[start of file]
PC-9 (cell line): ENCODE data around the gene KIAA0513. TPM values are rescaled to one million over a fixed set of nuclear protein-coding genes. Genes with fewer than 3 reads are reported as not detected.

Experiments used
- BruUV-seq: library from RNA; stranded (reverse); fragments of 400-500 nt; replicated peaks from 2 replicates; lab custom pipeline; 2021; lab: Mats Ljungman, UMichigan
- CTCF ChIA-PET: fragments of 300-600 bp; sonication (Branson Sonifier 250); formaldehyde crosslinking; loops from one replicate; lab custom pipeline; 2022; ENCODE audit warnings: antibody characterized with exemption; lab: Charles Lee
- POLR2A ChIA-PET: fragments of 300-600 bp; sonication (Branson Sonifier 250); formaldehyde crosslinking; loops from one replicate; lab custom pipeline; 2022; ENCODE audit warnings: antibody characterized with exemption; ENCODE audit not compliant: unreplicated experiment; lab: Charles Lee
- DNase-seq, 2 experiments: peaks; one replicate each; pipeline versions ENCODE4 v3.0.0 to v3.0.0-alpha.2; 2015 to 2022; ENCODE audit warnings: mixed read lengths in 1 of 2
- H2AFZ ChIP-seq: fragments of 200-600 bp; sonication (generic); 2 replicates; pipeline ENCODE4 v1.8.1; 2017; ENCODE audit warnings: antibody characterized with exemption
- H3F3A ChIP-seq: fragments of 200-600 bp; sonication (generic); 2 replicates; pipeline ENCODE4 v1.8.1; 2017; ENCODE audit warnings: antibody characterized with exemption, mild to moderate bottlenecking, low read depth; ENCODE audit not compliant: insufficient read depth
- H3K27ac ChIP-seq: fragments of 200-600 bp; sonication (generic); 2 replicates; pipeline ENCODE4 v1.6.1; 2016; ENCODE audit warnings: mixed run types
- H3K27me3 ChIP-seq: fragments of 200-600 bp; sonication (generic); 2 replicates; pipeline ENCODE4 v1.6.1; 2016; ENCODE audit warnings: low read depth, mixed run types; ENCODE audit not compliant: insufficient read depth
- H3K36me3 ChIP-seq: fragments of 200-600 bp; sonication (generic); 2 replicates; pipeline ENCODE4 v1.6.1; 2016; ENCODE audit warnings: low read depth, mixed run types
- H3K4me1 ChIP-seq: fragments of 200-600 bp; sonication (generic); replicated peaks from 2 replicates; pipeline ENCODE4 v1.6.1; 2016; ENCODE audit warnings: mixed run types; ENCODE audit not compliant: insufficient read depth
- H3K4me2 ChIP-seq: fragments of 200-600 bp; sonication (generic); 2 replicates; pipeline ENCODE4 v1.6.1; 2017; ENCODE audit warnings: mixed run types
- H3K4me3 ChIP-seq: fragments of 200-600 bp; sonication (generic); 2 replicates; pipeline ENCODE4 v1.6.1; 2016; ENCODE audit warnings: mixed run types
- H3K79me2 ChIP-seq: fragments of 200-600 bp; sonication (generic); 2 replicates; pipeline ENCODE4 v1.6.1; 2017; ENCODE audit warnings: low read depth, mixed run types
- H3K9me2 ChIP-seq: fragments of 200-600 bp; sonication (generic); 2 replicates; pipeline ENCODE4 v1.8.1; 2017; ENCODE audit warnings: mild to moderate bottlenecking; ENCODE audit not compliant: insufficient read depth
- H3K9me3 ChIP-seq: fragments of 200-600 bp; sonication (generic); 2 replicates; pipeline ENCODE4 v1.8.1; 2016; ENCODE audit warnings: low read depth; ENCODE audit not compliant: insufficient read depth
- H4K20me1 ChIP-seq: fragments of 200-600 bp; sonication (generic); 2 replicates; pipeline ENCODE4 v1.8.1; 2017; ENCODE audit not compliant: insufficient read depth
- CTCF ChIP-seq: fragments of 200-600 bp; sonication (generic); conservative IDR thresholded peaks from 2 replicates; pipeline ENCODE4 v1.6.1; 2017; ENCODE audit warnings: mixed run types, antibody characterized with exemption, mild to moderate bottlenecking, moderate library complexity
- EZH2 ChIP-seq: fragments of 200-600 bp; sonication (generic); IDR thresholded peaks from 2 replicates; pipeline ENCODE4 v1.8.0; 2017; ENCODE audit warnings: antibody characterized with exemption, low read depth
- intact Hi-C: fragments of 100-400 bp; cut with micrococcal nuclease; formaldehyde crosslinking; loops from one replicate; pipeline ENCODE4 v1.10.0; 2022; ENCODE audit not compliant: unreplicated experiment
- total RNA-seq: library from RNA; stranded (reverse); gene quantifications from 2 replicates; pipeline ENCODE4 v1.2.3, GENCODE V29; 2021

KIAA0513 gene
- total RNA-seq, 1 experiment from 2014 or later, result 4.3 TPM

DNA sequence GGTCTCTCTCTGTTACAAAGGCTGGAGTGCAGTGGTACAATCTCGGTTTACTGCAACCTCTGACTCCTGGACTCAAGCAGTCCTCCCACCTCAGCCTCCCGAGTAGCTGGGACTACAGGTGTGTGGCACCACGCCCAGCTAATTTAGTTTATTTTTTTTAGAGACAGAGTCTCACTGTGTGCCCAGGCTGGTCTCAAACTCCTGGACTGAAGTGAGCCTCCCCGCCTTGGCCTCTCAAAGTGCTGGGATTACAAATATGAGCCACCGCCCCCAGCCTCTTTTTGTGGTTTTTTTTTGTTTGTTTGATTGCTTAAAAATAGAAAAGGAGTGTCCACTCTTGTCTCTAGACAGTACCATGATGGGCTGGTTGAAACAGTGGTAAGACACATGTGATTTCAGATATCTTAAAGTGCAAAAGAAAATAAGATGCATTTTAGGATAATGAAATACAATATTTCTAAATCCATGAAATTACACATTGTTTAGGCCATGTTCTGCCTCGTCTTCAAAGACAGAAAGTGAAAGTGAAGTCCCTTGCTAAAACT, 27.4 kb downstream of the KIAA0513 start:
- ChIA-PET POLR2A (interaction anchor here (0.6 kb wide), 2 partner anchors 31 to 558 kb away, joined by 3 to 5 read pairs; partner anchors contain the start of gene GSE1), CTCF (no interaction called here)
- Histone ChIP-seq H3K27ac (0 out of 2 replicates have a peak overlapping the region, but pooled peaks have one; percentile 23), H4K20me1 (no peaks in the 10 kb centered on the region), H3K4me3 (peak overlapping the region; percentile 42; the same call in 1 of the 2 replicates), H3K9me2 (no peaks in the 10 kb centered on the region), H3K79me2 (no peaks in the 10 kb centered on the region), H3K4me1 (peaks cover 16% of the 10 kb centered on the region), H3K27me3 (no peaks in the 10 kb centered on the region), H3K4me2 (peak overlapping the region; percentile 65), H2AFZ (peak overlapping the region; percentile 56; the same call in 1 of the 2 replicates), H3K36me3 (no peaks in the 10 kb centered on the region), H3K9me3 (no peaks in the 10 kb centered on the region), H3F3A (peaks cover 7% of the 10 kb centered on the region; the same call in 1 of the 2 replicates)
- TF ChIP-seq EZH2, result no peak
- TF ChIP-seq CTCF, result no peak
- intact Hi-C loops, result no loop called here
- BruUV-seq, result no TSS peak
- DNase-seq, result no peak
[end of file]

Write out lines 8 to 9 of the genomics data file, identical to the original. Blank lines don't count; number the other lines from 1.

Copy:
- H3F3A ChIP-seq: fragments of 200-600 bp; sonication (generic); 2 replicates; pipeline ENCODE4 v1.8.1; 2017; ENCODE audit warnings: antibody characterized with exemption, mild to moderate bottlenecking, low read depth; ENCODE audit not compliant: insufficient read depth
- H3K27ac ChIP-seq: fragments of 200-600 bp; sonication (generic); 2 replicates; pipeline ENCODE4 v1.6.1; 2016; ENCODE audit warnings: mixed run types